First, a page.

By Andy Mannix
By Caleb Hannan
By Olivia LaVecchia
By CP Staff
By Aaron Rupar
By Jacob Wheeler
By Olivia LaVecchia
By Aaron Rupar
The story, at least so far, spans three decades and three continents. She came by plane, flying over the Pacific, leaving Tokyo behind. He came by ship, crossing the Atlantic, looking back at his home in Istanbul. Their paths would zig and zag, until one day they would meet in, of all places, Ann Arbor, Michigan. Each brought a homeland, each brought a native tongue; yet they lived in a third land, communicated in a third language. And this third realm would become home--perhaps more home than the homes they left behind. And their unusual union would produce two children, a boy and a girl. They would know this place, America, as home. But they would know that part of them came from far-off corners they could scarcely imagine, let alone understand.
These children would grow and think and learn. They would do this in English. The girl would grow up, one day, and visit the far-flung lands of her origins with her parents, at once learning about the histories of these foreign places and the histories of her foreign families. She would study languages herself, German, French, even a bit of Japanese, with varying degrees of proficiency. She would spend her days working on her English--not the grammar, nor vocabulary, but the crafting of phrases. And she would find herself, one September afternoon, in a circle of two dozen high school students, trying to make the sounds of the ancient, sacred language of Dakota.
Toked eniciyapi he?
What's your name?
Our teacher, University of Minnesota instructor Neil McKay, is working through a list of Dakota language words and phrases, asking us to repeat them so we can practice the correct pronunciation. He says a word--okanna, which means grandfather--and asks us to say it back. The teenagers respond, as teenagers will, with barely audible mumbling. What is it about learning a new language that's so very uncomfortable? It's like standing at the bottom of a craggy mountain. You understand everything here, right where you are. But if you start to climb into this unfamiliar territory, your thoughts must be compressed down into the skeletal language you possess. It's scary not to be able to say what you want or understand what's going on around you. But if you slowly, steadily, climb the hill, the vista may be quite beautiful.
Myself, this is my favorite part. Mimicking the unfamiliar sounds of a new language. Figuring out the architecture of a foreign grammar. Learning a rudimentary vocabulary. Some people like to solve riddles of logic or discover visual patterns; I like the puzzle of a new language. It's like unlocking a secret code that opens up an entirely new world of possibility. Yesterday you had no idea how to say "cousin" in Dakota, or "window" in French, or "fish" in Japanese. Today you do. This is the fun stage, before the struggle begins as you try to really speak and listen and think and dream in this foreign tongue. This is long before the frustration hits, sparked because you don't know how to say anything more complicated than cousin or window or fish.
Most of the teens sitting here were born a century after the federal Indian boarding school movement took off in the late 1870s. From then until 1920--and sometimes even later--Indian children were plucked from their homes and placed in government-run schools whose main mission was assimilation, or the "civilizing" of Indians to accept Christian values and speak English. They were forced to abandon their traditional ways of dress, their ceremonial and religious beliefs. And they were forbidden to speak their native languages. In many published accounts of their days in boarding schools throughout the country, Native Americans describe facing cruel punishment for breaking the "English-only" rules. Some recall being beaten or spanked or slapped with rulers. Others were made to live on only bread and water or were locked in the school jail. Still others had to brush their teeth with lye.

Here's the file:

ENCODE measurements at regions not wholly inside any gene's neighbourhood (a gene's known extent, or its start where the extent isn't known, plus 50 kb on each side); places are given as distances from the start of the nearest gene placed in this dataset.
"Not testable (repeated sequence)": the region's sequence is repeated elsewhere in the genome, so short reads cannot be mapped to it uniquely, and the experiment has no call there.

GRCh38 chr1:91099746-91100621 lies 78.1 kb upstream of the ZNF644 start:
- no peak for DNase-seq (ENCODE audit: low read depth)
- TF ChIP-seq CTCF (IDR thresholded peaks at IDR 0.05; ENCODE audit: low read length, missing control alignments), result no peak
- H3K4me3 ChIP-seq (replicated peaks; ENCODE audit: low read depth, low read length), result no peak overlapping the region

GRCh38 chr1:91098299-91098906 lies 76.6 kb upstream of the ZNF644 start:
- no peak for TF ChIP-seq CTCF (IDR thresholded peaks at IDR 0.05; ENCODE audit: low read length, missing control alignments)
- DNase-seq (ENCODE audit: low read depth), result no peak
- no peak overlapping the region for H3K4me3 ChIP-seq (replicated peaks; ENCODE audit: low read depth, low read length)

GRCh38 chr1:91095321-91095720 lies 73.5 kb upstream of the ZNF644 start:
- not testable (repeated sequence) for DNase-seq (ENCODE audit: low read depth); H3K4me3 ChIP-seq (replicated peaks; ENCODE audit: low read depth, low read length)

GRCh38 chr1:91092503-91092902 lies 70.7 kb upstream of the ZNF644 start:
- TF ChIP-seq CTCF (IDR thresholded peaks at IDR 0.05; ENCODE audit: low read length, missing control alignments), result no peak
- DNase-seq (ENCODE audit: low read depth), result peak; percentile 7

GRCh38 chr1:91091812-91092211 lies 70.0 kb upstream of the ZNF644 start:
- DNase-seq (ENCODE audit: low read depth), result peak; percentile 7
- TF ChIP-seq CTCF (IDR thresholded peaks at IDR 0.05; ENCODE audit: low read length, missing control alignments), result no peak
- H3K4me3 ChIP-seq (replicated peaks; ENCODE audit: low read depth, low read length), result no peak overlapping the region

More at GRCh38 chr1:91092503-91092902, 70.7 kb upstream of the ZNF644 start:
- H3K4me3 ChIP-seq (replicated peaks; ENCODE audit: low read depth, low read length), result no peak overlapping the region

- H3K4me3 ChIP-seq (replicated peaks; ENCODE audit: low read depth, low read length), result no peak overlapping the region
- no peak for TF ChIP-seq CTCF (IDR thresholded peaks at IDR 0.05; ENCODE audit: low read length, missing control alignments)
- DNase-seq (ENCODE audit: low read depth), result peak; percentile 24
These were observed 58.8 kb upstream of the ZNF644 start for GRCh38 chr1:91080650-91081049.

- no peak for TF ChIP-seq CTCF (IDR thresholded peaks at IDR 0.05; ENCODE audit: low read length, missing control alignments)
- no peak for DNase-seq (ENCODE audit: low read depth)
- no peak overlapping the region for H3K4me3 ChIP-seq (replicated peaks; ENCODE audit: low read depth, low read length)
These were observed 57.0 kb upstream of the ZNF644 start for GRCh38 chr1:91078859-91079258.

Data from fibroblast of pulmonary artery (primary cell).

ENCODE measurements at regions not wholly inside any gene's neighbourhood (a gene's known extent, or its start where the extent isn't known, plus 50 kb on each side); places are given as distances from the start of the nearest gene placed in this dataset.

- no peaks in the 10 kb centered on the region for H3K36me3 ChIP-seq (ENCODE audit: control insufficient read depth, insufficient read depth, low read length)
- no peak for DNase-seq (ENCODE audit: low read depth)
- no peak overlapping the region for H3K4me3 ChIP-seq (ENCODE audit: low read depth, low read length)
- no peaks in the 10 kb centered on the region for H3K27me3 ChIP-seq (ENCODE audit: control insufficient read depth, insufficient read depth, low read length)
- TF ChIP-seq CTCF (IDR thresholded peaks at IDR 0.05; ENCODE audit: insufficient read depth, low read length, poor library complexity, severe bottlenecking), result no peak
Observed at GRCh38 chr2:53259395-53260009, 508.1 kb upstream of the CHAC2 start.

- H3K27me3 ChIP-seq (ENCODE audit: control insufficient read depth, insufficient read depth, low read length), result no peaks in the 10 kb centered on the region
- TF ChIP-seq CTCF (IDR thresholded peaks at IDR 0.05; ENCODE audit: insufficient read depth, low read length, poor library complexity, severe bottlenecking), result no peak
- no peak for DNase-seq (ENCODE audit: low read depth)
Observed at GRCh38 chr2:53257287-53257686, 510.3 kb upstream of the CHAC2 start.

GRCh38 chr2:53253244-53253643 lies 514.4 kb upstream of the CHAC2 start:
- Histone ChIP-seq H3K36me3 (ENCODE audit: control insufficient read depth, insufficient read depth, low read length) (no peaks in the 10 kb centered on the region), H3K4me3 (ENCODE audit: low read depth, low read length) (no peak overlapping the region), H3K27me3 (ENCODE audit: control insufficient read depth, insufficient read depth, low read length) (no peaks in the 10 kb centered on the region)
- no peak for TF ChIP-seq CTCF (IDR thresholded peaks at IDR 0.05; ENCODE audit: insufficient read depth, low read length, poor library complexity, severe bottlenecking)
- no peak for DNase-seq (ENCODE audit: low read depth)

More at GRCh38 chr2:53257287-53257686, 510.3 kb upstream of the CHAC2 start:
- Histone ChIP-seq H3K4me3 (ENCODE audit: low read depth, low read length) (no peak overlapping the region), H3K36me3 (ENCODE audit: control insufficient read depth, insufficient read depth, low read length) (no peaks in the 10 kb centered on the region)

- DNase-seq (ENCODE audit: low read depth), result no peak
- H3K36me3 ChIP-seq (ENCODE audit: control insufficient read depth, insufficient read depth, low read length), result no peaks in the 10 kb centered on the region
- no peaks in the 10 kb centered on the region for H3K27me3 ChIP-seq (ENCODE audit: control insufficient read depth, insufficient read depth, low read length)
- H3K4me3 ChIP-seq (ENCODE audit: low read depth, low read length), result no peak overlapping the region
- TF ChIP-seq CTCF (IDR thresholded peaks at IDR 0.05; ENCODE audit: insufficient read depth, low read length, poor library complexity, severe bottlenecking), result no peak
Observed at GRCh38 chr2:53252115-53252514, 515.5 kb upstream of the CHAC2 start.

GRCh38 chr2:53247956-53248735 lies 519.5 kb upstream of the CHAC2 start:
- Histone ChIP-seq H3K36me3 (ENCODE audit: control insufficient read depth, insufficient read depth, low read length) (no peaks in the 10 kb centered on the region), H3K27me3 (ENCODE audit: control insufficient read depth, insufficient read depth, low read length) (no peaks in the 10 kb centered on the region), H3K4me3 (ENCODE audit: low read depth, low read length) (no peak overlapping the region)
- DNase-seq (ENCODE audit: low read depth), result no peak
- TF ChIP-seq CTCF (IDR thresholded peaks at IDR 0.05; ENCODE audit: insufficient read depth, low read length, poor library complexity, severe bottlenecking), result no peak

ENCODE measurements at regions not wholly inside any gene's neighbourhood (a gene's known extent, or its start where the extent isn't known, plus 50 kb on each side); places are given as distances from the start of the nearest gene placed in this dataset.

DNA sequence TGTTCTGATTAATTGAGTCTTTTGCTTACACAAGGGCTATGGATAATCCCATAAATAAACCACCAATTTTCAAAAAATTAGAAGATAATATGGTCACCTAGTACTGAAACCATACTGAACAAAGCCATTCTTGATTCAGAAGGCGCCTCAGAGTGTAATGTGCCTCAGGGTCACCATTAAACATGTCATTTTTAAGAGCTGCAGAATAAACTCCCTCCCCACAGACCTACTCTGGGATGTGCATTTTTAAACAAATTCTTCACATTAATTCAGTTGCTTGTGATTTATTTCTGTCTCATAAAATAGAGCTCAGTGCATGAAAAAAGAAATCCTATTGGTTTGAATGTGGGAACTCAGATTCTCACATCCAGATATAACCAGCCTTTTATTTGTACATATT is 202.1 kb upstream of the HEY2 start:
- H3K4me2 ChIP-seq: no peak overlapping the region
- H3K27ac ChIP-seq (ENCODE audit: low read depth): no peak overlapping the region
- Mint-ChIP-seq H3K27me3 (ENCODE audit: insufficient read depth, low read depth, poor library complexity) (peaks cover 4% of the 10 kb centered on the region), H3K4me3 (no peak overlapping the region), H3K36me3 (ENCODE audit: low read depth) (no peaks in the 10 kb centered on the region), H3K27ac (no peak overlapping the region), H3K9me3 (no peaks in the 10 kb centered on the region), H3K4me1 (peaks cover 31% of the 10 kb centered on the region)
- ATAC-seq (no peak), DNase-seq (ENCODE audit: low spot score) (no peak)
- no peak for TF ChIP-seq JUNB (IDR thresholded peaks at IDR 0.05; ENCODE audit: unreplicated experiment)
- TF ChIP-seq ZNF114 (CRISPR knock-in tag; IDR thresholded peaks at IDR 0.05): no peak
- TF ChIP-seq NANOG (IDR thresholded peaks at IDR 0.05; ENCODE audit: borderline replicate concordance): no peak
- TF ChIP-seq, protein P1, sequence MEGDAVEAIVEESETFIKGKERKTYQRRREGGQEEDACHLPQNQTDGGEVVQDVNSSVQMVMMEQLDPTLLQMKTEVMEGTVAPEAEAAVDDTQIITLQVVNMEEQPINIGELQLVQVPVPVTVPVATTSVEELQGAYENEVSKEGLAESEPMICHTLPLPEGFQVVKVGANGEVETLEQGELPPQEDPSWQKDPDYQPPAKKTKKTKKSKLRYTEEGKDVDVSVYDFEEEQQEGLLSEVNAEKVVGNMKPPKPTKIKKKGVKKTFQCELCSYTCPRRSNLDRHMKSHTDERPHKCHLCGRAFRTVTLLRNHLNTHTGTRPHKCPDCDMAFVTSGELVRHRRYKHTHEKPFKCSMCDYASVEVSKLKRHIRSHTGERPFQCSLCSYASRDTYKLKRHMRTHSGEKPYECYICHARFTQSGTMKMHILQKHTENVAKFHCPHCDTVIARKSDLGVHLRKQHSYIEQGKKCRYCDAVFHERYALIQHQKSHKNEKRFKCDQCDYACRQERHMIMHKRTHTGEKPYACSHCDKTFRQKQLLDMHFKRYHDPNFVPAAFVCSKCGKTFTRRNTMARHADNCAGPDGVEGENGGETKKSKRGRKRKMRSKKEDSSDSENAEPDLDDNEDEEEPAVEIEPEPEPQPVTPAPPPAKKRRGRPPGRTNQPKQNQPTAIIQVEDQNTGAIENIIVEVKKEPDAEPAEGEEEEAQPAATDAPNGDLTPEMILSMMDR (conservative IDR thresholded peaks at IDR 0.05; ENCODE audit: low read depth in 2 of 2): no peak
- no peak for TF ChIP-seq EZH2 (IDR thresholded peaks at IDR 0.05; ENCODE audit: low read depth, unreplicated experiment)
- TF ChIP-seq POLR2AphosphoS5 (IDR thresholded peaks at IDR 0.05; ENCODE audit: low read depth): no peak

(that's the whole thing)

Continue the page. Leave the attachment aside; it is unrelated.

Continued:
As a result of this abuse--and the prevailing notion that their own cultures and languages were somehow dirty and inferior--many of the students sent to boarding schools never became fluent speakers of their own language. They could not pass the language down to future generations. Even those who did retain their language skills often opted not to teach their children, for fear that they would face the same discrimination. Over the years fewer and fewer American Indians learned to speak their own languages. And so it is that even generations later, these kids are suffering the consequences.
Sitting at my right in the circle is Rebecca. She is 17 years old. She exudes 17-year-oldness, at once bubbly and shy, as eager to learn as she is to laugh. She wears low-cut jeans and black boots with a chunky high heel. Her chestnut hair is streaked with gold highlights, cropped close to her face to reveal multiple earrings. Her eyes are an unusual shade of bright violet--colored contact lenses, she explains. Purple is her favorite color.
Rebecca is from the Flandreau Reservation in South Dakota. She is one of a group of students from her high school that squished into a van and traveled six hours to attend this conference on the Dakota language at the University of Minnesota. The program, sponsored by the American Indian Studies Department, the nonprofit Grotto Foundation, and other organizations, hopes to raise awareness that it's now or never: Without concentrated efforts to promote and revitalize it, the ancient language could one day become extinct.
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